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Chapter Fourteen "Bruno Tells a Perfectly Reasonable Lie" has an example of both innocence and loyalty. When visiting Schmuel, Bruno innocently insists on his desire to cross the wire fence and play alongside Schmuel. When Schmuel responds, "I don't know why you are so anxious to come across here, anyway ... . It's not very nice," Bruno innocently explains that his house hasn't got the five stories he is accustomed to but only threem and he doesn't see how anyone can live comfortably in such little space. He then asks:
"Don't you ever wake up in the morning and feel like wearing something different? There must be something else in your wardrobe."
Bruno isn't being unkind or thoughtless, he has innocently forgotten what Schmuel said previously about "eleven people all living in the same room together." Bruno's innocence renders it impossible for him to fully grasp Schmuel's circumstance and to remember the elusive descriptions he gives of it.
Later, on a rainy day, Bruno, confined to the house by heavy persistent rain, is trying to read an adventure book when a suddenly bored Gretel comes in to his room to ask, "What are you doing?" (She must feel imposed upon, as Bruno thinks, by the rain as she does nothing but "rearrange" her dolls anyway.) In a rare confidential moment, Gretel civilly says, "I hate the rain." It is when Bruno decides to respond in kind with civility of his own instead with their usual "instruments of torture" that he unwittingly gives away the existence of Schmuel.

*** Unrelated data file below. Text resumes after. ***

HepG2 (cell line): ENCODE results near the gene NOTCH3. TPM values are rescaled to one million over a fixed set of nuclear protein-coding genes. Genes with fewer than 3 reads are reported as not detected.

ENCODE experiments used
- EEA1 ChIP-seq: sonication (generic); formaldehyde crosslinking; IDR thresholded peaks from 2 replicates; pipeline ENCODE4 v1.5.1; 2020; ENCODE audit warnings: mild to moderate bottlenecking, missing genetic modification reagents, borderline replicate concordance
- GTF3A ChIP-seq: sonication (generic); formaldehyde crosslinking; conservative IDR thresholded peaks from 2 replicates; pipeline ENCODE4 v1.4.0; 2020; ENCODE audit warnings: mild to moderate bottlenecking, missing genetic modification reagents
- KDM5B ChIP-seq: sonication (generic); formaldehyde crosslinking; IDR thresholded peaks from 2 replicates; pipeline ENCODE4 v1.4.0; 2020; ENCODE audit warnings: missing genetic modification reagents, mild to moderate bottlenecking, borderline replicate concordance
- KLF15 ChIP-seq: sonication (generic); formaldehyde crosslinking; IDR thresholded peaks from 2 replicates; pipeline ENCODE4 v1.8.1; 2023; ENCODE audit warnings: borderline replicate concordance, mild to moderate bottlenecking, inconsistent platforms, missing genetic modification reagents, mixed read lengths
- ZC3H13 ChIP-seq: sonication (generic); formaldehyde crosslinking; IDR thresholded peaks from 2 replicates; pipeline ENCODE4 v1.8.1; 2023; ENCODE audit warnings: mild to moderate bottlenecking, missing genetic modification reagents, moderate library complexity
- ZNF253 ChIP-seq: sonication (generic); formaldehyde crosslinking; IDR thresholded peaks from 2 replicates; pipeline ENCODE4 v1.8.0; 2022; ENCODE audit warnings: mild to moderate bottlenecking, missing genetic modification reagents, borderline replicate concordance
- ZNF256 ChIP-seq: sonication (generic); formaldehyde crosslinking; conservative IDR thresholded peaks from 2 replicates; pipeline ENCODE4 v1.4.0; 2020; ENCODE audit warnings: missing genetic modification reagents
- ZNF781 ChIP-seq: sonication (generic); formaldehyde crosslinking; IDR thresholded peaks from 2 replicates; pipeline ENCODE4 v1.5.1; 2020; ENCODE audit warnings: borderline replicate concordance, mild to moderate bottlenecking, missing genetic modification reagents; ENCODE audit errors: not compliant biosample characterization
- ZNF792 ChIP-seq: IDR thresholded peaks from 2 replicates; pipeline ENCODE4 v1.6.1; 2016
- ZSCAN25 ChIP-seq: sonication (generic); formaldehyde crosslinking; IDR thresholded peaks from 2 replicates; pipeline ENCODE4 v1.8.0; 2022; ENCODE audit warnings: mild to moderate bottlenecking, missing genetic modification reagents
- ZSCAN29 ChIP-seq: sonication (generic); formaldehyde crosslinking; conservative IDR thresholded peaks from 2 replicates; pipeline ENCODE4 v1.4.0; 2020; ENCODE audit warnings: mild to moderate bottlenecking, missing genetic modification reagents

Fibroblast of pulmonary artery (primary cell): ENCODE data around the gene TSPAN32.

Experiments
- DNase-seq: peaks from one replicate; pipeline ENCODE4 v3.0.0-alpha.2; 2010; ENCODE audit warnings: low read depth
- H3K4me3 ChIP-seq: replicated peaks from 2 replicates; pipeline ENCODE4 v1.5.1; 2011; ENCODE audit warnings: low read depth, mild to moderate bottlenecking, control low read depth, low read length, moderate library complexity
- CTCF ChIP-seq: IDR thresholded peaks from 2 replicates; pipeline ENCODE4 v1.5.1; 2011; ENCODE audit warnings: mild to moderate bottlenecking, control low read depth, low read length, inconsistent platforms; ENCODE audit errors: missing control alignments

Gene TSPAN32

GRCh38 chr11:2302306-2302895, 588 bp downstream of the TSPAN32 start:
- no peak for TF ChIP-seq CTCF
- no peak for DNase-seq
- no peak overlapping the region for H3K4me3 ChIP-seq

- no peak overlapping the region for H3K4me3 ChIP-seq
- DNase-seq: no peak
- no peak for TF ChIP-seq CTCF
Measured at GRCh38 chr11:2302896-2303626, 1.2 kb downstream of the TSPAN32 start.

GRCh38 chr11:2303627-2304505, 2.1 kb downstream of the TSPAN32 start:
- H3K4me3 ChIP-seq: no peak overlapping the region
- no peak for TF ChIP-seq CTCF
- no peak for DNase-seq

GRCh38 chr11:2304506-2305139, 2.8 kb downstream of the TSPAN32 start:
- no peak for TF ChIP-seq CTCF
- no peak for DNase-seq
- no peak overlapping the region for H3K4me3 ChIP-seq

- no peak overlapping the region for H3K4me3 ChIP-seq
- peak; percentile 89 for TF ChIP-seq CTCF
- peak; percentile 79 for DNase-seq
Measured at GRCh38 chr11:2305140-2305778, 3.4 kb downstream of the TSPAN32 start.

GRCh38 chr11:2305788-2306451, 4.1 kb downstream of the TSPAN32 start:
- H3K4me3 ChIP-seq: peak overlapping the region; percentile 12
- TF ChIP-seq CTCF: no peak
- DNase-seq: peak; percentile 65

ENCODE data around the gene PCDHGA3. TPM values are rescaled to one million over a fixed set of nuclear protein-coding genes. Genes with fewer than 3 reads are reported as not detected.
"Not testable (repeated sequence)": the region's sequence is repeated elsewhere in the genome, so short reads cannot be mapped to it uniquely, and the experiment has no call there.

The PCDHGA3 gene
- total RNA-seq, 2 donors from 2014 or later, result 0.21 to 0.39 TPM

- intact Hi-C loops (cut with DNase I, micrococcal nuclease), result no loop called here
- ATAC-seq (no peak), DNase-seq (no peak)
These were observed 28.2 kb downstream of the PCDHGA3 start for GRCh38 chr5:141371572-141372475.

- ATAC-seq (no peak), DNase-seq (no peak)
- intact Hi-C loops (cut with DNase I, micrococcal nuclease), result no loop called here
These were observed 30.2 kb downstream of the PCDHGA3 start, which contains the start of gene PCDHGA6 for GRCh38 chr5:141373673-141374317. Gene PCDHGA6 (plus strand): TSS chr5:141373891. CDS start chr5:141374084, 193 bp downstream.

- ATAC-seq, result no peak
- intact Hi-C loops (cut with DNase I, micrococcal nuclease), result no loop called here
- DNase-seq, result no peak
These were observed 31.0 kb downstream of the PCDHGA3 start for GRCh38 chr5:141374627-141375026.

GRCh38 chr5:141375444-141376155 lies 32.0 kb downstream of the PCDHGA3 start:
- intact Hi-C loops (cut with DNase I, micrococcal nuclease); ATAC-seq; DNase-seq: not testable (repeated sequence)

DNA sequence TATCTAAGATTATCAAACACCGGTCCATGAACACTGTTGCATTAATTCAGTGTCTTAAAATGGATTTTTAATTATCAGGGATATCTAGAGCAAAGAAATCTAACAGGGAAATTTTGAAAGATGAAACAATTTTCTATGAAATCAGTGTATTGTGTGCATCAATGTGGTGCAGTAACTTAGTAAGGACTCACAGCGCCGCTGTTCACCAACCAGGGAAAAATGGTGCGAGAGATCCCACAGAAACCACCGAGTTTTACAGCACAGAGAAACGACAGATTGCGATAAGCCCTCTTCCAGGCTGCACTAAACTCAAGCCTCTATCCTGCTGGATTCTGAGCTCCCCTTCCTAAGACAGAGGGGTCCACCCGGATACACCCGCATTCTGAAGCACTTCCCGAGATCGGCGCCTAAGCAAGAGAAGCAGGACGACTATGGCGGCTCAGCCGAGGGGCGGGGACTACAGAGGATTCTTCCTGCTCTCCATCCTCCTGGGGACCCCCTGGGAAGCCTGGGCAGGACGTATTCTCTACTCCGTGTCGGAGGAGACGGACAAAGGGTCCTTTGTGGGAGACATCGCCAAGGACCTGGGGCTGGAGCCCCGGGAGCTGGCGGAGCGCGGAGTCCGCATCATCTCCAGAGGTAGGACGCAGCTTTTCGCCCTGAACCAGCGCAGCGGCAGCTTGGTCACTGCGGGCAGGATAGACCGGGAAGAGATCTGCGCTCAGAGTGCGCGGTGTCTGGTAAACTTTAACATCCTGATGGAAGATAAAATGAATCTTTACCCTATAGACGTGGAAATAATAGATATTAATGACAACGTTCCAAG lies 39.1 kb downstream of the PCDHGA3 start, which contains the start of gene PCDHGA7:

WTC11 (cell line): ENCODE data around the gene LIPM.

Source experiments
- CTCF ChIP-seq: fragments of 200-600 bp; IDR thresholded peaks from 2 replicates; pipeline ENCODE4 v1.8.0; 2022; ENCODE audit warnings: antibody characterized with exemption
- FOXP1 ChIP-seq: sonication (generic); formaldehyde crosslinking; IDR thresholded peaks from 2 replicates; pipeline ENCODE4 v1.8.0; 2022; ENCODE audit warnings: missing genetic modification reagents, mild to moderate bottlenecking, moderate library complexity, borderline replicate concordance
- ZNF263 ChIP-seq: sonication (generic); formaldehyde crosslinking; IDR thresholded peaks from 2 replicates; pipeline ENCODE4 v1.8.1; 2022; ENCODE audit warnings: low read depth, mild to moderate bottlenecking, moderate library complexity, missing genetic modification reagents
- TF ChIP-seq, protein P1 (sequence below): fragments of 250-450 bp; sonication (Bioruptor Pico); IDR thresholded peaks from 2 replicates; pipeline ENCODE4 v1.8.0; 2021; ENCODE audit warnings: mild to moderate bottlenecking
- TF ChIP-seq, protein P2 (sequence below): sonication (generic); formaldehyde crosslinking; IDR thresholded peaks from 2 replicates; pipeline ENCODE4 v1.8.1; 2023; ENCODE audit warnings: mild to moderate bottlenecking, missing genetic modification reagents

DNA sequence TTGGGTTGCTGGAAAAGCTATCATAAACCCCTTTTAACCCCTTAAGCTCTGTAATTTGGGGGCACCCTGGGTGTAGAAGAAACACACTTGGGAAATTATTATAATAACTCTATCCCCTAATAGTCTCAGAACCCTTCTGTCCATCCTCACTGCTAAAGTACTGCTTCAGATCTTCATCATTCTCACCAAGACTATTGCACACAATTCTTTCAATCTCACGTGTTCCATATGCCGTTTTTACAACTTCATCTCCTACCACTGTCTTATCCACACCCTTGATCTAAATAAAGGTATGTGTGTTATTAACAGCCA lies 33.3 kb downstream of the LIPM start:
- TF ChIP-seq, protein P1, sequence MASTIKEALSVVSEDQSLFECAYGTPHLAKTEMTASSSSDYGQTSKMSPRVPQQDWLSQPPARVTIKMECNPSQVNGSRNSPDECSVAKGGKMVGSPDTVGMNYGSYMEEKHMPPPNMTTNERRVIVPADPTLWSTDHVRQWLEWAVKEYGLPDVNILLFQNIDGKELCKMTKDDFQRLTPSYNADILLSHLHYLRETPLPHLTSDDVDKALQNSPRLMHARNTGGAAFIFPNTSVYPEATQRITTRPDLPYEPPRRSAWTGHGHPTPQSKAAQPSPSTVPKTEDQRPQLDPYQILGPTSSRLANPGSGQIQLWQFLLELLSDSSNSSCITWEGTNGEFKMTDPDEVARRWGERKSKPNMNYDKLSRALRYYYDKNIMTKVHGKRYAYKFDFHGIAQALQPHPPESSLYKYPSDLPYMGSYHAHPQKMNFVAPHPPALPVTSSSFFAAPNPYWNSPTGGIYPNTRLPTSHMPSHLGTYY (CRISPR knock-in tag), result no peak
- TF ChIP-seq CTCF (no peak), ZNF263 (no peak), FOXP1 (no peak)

Suffering pangs of broken loyalty, Bruno goes to great lengths to disguise his slip so as to redeem his loyalty to Schmuel. He succeeds because at the end of his efforts the worst Gretel believes is that Bruno has an imaginary friend. Bruno has stayed true to his deep loyalty to Schmuel:
"Well, why don't you lie down and close your eyes and have your imaginary friend read it to you," said Gretel, delighted with herself now ....
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